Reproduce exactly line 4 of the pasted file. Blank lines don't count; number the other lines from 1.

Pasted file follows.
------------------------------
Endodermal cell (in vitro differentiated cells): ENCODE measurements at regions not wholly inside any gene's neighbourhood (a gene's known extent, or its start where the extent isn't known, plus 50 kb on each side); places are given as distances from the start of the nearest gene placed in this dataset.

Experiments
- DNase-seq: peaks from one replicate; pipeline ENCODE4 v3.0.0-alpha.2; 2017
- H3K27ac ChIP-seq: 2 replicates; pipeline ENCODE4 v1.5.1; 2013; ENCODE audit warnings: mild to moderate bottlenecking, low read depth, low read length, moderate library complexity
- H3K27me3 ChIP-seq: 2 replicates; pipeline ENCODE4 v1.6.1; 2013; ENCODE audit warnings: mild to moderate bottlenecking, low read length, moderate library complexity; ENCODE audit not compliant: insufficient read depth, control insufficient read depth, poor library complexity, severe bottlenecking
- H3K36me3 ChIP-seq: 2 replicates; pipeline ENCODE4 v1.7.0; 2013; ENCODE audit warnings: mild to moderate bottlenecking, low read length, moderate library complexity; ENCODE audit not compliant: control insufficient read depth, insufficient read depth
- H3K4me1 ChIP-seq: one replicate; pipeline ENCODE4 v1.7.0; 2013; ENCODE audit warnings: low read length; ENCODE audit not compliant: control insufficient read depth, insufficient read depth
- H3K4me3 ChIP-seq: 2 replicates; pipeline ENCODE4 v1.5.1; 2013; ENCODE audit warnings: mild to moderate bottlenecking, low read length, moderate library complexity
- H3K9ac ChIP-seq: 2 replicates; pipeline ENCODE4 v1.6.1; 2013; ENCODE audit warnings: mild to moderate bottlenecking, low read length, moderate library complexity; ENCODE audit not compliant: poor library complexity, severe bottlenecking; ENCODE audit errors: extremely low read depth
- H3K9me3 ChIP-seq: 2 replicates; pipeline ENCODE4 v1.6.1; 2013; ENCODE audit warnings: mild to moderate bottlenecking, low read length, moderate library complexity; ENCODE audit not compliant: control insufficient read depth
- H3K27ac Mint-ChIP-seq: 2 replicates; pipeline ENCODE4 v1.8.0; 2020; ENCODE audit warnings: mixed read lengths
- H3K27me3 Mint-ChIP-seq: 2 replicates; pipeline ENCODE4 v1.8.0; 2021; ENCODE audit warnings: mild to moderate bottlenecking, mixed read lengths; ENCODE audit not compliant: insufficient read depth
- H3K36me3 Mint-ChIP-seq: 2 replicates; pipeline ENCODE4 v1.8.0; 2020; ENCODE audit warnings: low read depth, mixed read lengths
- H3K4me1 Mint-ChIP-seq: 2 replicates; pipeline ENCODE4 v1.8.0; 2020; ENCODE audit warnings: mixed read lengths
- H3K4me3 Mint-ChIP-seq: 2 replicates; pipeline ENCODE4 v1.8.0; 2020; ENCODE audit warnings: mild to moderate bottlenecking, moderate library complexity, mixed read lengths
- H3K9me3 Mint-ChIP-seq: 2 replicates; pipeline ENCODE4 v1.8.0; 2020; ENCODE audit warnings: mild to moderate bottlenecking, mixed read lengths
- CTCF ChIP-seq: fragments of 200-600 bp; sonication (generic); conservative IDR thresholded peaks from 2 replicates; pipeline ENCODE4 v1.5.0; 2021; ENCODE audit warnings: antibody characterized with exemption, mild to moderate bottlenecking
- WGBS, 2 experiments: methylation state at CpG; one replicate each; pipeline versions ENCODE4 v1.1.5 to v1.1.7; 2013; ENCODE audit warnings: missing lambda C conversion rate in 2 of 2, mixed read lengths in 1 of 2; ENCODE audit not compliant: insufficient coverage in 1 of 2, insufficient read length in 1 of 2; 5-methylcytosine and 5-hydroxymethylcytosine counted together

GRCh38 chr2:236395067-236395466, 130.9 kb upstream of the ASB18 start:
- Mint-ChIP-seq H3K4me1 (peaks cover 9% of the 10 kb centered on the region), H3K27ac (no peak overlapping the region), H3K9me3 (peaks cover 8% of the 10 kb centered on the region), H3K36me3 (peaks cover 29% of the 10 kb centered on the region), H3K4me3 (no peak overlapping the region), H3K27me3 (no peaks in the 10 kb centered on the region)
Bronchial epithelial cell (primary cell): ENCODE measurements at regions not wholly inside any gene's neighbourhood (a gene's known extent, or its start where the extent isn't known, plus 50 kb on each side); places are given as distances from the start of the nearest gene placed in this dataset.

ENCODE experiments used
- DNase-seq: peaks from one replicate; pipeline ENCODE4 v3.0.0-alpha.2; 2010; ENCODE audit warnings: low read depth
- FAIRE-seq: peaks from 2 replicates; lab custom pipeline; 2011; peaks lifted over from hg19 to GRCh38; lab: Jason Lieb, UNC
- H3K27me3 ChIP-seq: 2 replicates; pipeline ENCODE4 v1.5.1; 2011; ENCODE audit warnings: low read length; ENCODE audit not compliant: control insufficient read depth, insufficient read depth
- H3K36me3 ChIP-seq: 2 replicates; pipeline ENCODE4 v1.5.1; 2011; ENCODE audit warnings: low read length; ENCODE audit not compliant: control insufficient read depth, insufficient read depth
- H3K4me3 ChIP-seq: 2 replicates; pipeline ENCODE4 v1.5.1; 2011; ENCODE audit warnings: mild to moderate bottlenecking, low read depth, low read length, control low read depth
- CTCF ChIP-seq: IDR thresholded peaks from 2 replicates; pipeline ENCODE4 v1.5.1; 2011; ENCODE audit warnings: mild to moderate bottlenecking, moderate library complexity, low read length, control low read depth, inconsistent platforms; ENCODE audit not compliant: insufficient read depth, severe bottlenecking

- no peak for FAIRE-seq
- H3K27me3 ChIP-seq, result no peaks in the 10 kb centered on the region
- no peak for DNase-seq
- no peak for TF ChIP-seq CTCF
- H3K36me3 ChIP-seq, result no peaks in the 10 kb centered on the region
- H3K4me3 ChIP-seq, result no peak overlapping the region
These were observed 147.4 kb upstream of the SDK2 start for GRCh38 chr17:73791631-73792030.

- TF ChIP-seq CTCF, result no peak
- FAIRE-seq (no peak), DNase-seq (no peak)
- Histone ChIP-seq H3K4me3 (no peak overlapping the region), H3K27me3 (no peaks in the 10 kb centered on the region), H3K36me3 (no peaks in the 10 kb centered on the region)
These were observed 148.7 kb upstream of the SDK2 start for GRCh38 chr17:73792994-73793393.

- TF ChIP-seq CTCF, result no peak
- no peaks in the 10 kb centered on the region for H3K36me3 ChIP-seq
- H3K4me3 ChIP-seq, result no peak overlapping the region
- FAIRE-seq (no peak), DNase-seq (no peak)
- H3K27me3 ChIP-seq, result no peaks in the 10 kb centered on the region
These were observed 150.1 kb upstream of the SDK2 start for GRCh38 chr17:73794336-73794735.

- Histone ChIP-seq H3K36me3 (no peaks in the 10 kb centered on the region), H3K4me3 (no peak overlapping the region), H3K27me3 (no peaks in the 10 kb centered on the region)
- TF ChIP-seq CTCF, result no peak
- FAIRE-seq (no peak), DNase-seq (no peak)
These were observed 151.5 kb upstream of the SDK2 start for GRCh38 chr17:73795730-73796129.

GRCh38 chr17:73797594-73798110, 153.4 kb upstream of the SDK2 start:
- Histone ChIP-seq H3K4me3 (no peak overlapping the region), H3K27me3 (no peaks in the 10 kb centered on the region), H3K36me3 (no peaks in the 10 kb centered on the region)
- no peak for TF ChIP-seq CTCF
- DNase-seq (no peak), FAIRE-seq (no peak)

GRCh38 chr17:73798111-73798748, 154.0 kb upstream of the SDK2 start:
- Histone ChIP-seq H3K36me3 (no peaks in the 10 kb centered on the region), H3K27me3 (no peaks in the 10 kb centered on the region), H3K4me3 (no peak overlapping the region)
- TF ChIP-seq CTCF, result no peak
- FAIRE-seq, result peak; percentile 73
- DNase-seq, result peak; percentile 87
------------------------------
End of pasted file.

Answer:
- H3K27ac ChIP-seq: 2 replicates; pipeline ENCODE4 v1.5.1; 2013; ENCODE audit warnings: mild to moderate bottlenecking, low read depth, low read length, moderate library complexity